Entertainment venues around the world are important establishments of our global society. Since ancient times they have provided the world with a release mechanism from the incredible burden of everyday life. By way of experience we also know that whenever a group of people gathers many risks linger. From terrorist attacks (Indonesian island of Bali, bombing in 2002, and the Moscow theater hostage crisis) to night club fires (The Station nightclub fire; The Lame Horse nightclub in Moscow and much earlier, The Happy Land nightclub fire in New York), entertainment venues face a wide range of risks. In this installment I will attempt to cover the most common hazards you should consider when you set out to have fun at different entertainment settings, whether it is your hometown or during vacation.
The rule of thumb during a vacation, especially while overseas in countries prone to terrorist threats or lax fire regulation enforcement, is to know before you go. Many sources of information offer travel risk rating (including SBB) to help assess the risk of whether to go to a particular place and what places to avoid if you decide to go. Keep tuned to those information sources as many savvy travelers do.
The last thing in the average person’s mind when setting out to see their favorite team play is the risk they would encounter on and off the soccer, baseball field, tennis, basketball court; insert your favorite competitive sport. We have the often false sense that people that organized the sporting events have their patrons’ security all squared away. But this is not always the case. From “the 1972 Munich Olympics and the Centennial, Olympic Park bombing at the 1996 Atlanta Games” and due to a number of geopolitical reasons; major sporting events have attracted the attention of both large terrorist groups as well as lone wolfs. Add to that the fact that controlling large crowds of people is very troublesome, especially if the proper risk assessments have not been conducted in advance. A proper evaluation would focus on both internal and external risks, by looking at: patterns of criminal activity; identification of “high risk” locations in the host-city; potential for social, political, or labor unrest; risks to users of public transportation; threats that are specific to the type of event; as well as the capabilities of local law enforcement and venue security personnel. Many countries have taken steps to curve risky practices at sporting venue by adopting regulations and guidelines to standardize protection measures. You as the fan should owe a duty of care to yourself to evaluate if any of these areas represents a potential, viable risk that could be avoided.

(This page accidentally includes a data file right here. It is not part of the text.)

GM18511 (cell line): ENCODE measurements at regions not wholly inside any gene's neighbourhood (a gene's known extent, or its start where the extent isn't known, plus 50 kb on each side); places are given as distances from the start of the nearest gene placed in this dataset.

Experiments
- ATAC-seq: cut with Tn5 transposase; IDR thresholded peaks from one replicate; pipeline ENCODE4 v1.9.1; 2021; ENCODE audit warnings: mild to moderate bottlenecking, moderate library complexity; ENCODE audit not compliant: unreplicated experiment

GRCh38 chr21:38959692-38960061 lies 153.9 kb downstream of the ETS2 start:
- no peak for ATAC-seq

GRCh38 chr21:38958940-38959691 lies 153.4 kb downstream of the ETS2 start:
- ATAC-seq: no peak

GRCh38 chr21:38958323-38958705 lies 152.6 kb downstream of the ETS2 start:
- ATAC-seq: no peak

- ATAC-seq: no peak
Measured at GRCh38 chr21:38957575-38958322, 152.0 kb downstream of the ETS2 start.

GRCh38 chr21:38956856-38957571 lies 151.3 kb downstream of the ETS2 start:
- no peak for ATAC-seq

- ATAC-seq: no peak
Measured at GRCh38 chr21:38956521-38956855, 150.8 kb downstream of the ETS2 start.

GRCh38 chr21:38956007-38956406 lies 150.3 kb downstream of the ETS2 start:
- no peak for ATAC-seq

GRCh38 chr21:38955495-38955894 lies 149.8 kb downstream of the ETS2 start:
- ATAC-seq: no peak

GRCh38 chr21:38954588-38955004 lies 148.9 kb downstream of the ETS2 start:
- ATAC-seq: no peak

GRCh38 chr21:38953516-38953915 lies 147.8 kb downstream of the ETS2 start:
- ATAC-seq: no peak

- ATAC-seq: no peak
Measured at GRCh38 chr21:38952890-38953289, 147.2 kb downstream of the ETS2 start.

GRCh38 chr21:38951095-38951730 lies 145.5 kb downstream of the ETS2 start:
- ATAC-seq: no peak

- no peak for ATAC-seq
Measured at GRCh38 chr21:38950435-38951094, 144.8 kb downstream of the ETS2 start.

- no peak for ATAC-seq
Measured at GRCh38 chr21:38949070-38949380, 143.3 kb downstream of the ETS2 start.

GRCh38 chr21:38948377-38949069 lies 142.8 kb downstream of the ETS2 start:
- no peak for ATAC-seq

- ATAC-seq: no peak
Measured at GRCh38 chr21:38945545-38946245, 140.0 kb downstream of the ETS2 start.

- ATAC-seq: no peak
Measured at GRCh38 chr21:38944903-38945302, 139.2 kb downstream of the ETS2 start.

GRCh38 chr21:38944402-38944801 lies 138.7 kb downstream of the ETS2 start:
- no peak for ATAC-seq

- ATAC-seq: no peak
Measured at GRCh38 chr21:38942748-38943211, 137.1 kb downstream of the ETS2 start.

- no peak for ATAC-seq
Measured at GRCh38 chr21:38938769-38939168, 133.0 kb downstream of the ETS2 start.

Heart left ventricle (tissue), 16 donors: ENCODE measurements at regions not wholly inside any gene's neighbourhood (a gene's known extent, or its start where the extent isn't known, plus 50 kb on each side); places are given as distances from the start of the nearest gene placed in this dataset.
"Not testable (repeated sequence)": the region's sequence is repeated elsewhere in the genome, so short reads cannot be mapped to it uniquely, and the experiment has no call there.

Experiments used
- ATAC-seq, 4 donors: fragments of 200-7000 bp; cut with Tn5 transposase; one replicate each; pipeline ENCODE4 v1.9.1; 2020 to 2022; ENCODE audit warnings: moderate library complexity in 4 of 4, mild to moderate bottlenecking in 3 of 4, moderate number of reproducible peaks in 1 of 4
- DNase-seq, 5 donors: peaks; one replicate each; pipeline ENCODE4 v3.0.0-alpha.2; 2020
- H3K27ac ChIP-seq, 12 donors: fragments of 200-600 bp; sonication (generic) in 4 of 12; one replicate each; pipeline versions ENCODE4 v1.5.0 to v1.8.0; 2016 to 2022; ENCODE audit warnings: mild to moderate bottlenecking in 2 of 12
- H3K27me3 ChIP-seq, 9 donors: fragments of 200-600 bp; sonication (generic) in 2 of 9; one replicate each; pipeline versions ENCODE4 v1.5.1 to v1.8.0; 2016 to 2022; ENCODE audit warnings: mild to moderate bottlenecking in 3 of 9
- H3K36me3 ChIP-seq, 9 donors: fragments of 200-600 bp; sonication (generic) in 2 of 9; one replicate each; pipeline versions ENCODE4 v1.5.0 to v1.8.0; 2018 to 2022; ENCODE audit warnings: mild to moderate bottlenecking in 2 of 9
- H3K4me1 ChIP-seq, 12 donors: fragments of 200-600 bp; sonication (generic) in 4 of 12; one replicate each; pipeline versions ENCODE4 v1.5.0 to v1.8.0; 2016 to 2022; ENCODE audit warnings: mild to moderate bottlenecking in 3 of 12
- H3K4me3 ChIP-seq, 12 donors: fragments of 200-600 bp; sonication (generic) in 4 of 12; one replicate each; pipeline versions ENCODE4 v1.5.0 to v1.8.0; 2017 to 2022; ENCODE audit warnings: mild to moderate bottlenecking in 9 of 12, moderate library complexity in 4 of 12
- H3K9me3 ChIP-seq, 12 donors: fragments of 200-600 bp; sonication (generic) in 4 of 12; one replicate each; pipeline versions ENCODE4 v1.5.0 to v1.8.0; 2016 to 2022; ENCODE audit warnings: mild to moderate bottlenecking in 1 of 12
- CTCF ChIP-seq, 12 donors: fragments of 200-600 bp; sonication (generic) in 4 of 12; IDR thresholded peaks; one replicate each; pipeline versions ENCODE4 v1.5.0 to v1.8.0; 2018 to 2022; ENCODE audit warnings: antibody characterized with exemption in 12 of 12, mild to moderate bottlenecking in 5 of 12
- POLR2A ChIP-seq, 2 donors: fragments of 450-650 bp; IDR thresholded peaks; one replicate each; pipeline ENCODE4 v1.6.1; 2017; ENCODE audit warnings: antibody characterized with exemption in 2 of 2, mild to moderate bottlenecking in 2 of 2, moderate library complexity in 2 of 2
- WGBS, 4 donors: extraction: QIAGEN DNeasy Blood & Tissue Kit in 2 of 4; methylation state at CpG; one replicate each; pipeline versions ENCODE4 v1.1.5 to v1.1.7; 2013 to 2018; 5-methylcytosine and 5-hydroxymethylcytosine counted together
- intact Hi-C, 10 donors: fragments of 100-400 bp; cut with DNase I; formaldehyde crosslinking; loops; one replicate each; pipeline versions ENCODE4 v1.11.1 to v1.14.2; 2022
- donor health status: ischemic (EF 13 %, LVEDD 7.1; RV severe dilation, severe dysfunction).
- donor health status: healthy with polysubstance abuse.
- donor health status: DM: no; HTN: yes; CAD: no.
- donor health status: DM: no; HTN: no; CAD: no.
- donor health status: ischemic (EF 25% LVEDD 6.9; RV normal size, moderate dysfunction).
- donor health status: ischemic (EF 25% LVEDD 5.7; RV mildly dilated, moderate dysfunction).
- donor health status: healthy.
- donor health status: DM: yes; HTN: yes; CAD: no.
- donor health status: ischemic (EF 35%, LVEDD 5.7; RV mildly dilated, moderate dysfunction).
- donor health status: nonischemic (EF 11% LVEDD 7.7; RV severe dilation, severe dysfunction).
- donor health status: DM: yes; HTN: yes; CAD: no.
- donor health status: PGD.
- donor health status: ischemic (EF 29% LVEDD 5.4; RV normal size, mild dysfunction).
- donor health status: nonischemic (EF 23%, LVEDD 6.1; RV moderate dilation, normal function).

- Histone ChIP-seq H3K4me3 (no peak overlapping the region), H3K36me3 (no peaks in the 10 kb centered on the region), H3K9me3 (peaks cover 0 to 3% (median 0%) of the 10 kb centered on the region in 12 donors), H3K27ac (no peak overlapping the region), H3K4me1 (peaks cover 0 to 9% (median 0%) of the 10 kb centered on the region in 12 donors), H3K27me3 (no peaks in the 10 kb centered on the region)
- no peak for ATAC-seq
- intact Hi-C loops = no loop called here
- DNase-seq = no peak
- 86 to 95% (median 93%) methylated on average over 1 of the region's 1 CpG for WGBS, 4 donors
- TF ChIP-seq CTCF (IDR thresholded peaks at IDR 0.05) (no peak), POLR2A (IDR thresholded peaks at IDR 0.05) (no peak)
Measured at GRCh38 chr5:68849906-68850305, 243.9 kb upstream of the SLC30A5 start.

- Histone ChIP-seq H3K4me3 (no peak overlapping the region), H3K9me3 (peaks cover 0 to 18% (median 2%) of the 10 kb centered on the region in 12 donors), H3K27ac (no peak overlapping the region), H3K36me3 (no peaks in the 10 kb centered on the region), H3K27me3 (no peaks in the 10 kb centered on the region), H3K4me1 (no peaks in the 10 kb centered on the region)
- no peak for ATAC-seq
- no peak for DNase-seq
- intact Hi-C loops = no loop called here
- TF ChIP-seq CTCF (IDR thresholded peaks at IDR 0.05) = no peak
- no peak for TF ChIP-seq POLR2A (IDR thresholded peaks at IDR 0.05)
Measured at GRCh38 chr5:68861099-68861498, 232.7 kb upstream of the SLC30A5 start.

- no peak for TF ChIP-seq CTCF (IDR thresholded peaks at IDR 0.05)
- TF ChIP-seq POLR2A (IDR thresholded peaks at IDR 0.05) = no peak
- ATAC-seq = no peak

There is much to be concern about when you mix alcohol (possibly drugs) in a crowded, confined space. The music blasting, euphoria in the air, it’s not difficult to imagine being disconnected from reality and forgetting even hard-wired information that would allow you to react automatically to any perceived risk. That is the scenario you face when you go into a nightclub and thus the reason why caution should be exercised. Some basic common sense actions are in order; for instance knowing where the exits are. Knowing your different egress options would give you the ability to find the safest one to get out unharmed before panic sets in. For nightclub owners/administrator it is imperative to have more than one exit at their establishments, because in an emergency crowds tend to enter into panic mode and stampede towards the exit, that being normally the same way they entered the venue. Like other entertainment venues it is important to know what threats your establishment is exposed to. Is the nightclub exposed to an active shooter scenario; a bomb attack; or can it be used for the illegal distribution of controlled substances? Consider that even though terrorism is a remote threat in most countries, there are a few where it is indeed a reality that should be mitigated.